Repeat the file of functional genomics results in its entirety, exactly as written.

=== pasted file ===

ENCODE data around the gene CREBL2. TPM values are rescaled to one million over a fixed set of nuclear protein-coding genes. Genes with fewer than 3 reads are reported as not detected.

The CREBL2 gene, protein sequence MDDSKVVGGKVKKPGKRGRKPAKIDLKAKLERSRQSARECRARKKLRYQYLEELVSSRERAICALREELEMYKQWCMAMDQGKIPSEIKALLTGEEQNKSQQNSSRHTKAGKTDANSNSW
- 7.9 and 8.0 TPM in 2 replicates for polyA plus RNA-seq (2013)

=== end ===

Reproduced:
ENCODE data around the gene CREBL2. TPM values are rescaled to one million over a fixed set of nuclear protein-coding genes. Genes with fewer than 3 reads are reported as not detected.

The CREBL2 gene, protein sequence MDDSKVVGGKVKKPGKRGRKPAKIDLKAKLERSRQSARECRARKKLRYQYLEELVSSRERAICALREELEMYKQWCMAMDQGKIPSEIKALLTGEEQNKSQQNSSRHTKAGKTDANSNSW
- 7.9 and 8.0 TPM in 2 replicates for polyA plus RNA-seq (2013)